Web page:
Trains stopped running. Markets closed. In at least one city, officials urged people to get off the streets and soldiers were everywhere.
It is rarely easy to find out what’s happening inside North Korea. On the cold Monday when officials announced the death of “Dear Leader” Kim Jong Il, the few reports trickling out of the country indicated that the country of 24 million people shut down for a time.
No signs of unrest were reported. But faced with making the transition to Kim’s largely untested young son, the power structure appeared to be taking no chances. The preparations started hours before veteran state television newscaster Lee Chun Hee, dressed in black and shedding a tear, broke the news.
Just after midnight, uniformed guards received emergency orders to close the border with China, according to a Seoul-based online newspaper that covers North Korea. Regular two-man patrols were increased to four soldiers each.
After first light, soldiers massed in the border city of Musan, across the frigid Tumen River from China, a gathering spot for would-be defectors. They chased away the unsanctioned traders in the city’s marketplace.
“North Korean authorities took steps to avert civilian unrest and potential mass defection attempts by shutting down the border and reinforcing patrols prior to announcing Kim’s death,” according to a source inside the regime, as quoted by the online publication the Daily NK.
It was late morning when Lee, the same announcer who 17 years earlier told the nation about the death of Kim’s father, North Korea’s founder Kim Il Sung, stiffly recited the news.
Social controls were quickly imposed. In Musan, soon after the public announcement, several loud siren blasts were heard. Then officers and agents from the regime’s National Security Agency and People’s Safety Ministry urged everyone on the street to return to their homes.
“They wouldn’t even let the children come out of the house,” the Daily NK, an anti-regime publication, quoted its source as saying, adding that armed soldiers were positioned 12 feet apart across much of the town. “Citizens are being extra careful in their speech and actions.”
Anyone who makes the wrong offhand comment or gesture during the state-mandated national mourning period that lasts until Kim’s funeral in Pyongyang on Dec. 28, “gets sent to somewhere you can’t return from.”
For a time, trains reportedly stopped running. There were no public appearances by party officials, including Kim Jong Un, the late leader’s youngest son and handpicked successor.
In announcing the date of Kim’s funeral, the state-run Korean Central News Agency reported that foreign ambassadors would be forbidden to attend the event.
An official at the Seoul embassy of a nation with a mission in Pyongyang said it was impossible to reach colleagues there Monday, suggesting that the regime had tried to block links with the outside world.
“There hasn’t been anything coming out of Pyongyang,” said the official, who requested anonymity because of the sensitivity of the situation. “It’s not surprising the land lines and other communication is overloaded or shut down.”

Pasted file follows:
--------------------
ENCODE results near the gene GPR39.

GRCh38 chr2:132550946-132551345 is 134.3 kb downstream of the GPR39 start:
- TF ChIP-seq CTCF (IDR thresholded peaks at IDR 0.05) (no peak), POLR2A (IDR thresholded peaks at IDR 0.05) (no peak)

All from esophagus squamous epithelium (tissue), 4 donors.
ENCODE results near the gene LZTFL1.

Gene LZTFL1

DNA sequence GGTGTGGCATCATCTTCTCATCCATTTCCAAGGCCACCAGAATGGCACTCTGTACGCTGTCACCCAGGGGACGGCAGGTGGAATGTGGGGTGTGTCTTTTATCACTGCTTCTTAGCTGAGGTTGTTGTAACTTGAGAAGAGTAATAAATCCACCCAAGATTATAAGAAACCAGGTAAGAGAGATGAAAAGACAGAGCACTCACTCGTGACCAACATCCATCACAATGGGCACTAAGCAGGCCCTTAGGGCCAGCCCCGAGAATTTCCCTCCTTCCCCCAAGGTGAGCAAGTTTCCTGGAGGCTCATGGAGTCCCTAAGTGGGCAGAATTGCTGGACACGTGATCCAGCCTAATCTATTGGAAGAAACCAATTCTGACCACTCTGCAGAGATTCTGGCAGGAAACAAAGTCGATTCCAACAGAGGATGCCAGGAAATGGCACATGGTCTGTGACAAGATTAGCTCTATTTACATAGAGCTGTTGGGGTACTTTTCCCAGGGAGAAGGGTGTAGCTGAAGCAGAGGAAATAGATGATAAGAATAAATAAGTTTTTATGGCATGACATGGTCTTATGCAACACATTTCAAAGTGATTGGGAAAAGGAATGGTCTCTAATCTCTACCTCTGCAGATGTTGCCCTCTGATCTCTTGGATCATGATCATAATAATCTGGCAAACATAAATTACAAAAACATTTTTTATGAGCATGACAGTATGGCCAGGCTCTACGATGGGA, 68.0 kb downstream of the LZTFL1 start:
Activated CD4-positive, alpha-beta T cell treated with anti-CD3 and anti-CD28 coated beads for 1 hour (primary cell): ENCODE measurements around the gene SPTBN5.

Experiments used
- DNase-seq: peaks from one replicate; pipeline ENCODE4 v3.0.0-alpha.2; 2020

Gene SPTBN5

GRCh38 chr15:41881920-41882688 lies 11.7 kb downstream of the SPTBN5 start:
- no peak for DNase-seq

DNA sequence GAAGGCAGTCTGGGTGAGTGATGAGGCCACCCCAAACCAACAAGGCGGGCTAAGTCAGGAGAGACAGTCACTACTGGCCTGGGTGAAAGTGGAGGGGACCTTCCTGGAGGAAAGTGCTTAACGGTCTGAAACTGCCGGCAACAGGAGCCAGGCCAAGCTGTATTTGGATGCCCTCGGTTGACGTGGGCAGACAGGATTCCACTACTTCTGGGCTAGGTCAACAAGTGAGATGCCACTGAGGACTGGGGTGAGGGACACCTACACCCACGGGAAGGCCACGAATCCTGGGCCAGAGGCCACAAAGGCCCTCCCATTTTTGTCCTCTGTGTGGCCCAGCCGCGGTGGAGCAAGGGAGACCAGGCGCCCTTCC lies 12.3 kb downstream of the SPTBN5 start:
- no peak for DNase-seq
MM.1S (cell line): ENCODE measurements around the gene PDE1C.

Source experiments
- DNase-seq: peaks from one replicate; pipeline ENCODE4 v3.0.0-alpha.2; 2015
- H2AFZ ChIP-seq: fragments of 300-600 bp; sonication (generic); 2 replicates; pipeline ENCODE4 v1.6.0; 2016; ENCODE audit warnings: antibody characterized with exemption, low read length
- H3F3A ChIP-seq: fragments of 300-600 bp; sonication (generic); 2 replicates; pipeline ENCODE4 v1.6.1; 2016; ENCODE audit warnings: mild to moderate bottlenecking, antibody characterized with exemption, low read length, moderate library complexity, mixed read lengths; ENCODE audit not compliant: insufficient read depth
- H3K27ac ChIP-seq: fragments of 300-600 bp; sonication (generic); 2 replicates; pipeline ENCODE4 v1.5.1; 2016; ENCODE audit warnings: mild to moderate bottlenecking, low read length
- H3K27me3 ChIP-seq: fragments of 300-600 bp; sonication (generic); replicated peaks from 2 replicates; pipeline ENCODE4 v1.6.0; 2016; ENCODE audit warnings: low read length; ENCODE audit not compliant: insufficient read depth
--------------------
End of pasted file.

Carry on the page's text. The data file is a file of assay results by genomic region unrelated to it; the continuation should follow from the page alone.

In South Korea, defector groups were also unsuccessful in reaching contacts north of the demilitarized zone. “The North is refusing to accept any foreign guests because the world is watching and will try to analyze the regime’s next move by what kinds of guests come to pay respects,” said Sohn Jung-hoon, director of the North Korean Defectors’ Vision Network.
As the news spread Monday, people who ventured into the streets were in shock, according to North Korean media, which broadcast images of wailing citizens. A Chinese news network showed one Pyongyang resident who was unable to hold back his tears. “How can I put into words the sorrow I feel? I cannot go on,” he said.
Yet analysts in Seoul said they expected the outpouring of grief will be much less than it was for Kim’s father. North Koreans have faced severe food shortages and other deprivations, and many silently blame the “Dear Leader,” said Lee Dong-bak, a former South Korean negotiator with the North.
“There will be formal functions to see Kim off, but how much actual remorse, that’s a matter of uncertainty,” Lee said.
Choi Kang, another former South Korean negotiator, said that the regime would ensure an outpouring of grief. “People won’t be silent; they’re going to come out in force to show their attachment to Kim Jong Il,” he said. “They’ll go to the statues and cry. They’ll compete with one another to show the most grief, to demonstrate their loyalty to the leadership.”
By afternoon, state-controlled media were reporting that state officials and the military were rallying behind Kim Jong Un, and urged all North Koreans to do the same. The reports called him a “great successor” to his father.
As the nation’s first day without Kim Jong Il drew to a close, North Korea test-fired a short-range missile toward its southern neighbor. U.S. and South Korean officials said the launch appeared to be routine. But it was an indication of North Korea’s continued belligerence toward the outside world.
Jung-yoon Choi in The Times’ Seoul bureau contributed to this report.